It was the dawning of a new millennium when Skyline Ink set up shop in Oklahoma City back in 2000. The animators and illustrators have been creating compelling images and works of art here for 17 years, and are getting ready to expand once again. Some of the nation’s top businesses – from Disney to GE, and many more Fortune 500 companies – have used Skyline.
“We believe in the power of a story with lasting impression,” says Skyline owner and CEO Brian Eyerman. “We could not be more proud of the creative working relationships we have built. It is such an honor to be part of designers’ and innovators’ teams to share their vision.”
Skyline Ink was created at a time when few local architects used computer renderings to translate their designs from technical drawings to familiar forms. As the only full-service architectural visualization studio in the area, Eyerman challenged his clients to embrace the new possibilities for presenting their designs using animation.
“In the beginning, the challenge was pushing the limits of computer processing power to produce an artistic image comparable to a watercolor or tempera rendering,” Eyerman says. “Now, we push the hardware and software limits to tell a project’s most captivating story, creating exceptional realism and artistic effect in animation and even video game and virtual reality systems.
“Back then, showing landscaping could involve a huge task of generating 100,000 blades of grass. Now we generate hundreds of billions.”
Today, Eyerman said architects routinely use computer renderings, animation and interactive presentations to present designs to clients and compete for design contracts. They work with manufacturers and innovators to introduce new products, and sometimes even provide safety training. Developers and promotional teams also use these tools to raise funds for building projects, pre-lease properties and help generate interest in public projects.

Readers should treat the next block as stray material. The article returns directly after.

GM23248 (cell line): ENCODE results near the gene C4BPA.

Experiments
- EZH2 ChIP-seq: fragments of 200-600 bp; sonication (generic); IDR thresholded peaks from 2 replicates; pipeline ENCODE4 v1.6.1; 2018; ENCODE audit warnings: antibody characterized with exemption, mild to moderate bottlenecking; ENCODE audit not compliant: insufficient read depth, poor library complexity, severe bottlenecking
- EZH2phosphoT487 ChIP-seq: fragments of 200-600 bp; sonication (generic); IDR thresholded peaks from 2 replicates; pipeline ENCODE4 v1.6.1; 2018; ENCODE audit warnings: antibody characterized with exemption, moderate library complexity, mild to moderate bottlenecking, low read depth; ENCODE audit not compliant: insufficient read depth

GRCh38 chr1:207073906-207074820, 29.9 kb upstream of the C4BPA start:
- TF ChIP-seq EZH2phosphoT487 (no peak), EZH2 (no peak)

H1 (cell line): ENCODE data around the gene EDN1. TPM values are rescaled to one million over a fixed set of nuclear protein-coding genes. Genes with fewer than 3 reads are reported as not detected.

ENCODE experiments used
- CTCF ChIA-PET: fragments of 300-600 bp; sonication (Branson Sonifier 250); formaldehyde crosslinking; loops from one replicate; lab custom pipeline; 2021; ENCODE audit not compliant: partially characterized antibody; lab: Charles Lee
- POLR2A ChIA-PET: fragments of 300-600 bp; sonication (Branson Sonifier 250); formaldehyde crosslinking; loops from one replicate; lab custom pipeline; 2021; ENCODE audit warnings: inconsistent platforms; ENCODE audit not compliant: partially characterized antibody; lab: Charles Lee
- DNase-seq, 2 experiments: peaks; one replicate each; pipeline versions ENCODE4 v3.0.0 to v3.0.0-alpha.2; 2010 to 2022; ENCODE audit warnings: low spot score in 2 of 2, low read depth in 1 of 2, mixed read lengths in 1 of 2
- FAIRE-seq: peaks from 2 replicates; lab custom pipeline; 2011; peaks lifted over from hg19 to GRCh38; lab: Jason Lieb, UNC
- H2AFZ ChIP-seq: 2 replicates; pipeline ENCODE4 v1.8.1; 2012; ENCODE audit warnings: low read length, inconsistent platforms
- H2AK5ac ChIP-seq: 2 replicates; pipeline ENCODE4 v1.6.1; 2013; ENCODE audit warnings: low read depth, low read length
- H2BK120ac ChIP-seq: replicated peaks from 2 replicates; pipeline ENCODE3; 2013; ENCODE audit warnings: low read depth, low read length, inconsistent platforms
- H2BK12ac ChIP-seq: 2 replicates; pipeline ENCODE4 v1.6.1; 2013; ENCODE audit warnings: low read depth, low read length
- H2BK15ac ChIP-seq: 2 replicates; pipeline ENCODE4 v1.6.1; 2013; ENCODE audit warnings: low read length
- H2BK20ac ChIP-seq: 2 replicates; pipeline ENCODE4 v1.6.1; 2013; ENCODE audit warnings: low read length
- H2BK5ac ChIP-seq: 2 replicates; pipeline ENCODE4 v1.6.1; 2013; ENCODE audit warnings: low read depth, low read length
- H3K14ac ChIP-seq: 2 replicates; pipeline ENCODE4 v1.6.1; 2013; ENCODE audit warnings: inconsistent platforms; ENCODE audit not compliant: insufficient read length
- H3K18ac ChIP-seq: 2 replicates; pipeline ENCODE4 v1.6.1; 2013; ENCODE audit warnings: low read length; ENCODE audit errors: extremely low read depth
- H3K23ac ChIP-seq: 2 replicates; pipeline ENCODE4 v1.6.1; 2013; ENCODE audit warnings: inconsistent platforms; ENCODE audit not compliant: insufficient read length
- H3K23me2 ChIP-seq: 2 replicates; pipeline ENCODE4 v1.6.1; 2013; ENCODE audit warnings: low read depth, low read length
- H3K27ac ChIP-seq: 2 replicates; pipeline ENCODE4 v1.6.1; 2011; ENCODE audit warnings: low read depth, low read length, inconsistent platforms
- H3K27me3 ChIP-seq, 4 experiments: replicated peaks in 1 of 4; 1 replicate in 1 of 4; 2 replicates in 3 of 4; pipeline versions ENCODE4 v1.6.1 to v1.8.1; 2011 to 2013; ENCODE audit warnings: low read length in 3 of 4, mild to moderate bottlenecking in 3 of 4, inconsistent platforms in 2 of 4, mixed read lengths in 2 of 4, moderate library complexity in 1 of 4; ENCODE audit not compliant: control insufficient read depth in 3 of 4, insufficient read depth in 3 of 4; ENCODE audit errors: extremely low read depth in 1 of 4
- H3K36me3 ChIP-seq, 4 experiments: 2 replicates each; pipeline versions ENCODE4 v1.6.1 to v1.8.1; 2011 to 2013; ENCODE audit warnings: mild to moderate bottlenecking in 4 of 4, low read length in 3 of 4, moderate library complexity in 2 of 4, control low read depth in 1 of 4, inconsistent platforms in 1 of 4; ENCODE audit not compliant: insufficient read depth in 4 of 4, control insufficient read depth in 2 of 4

Eyerman founded Skyline Ink after completing architecture school at the University of Oklahoma. He said his knowledge of computer graphics was largely self-taught while creating class presentations at OU. His company has grown from a couple of architecture graduates and one computer to a team of eight, with areas of expertise ranging from architecture to computer programming and communications.
He also used his background in fine arts to explore traditional architectural rendering techniques with tempera paintings.
“Many hand-drawn or painted architectural renderings are creative works of art in their own right,” he says. “Just as traditional techniques inspire and inform, my goal has always been to find the most engaging, creative way to present the unbuilt design.”
Later this year, Skyline Ink’s expansion means they will be moving into new digs near Bricktown.
“We’re really excited to be part of another OKC landmark with our upcoming relocation,” Eyerman says. “The move is planned for late summer or early fall. Our new space will be in the smaller grain elevator, next to the rock climbing grain elevator on the Bricktown Canal. Mark Ruffin and Bobby Newman are doing great work to repurpose this relic, and we can’t wait to make it our new creative place. The raw concrete columns, open floorplan and history of the structure combine with terrific views of OKC’s progress and heritage.”
The illustrious company has been recognized by the Telly Awards, as well as the American Society of Architectural Illustrators. And Eyerman said they are proud to be in the heart of Oklahoma City.
“Local highlights for us have been helping share the vision of our changing city for nearly two decades,” Eyerman says. “From Midtown Renaissance and Lower Bricktown to the Oklahoma Boathouse District and MAPS 3, we’ve had a blast helping our neighbors see the exciting potential of these projects – long before they break ground.”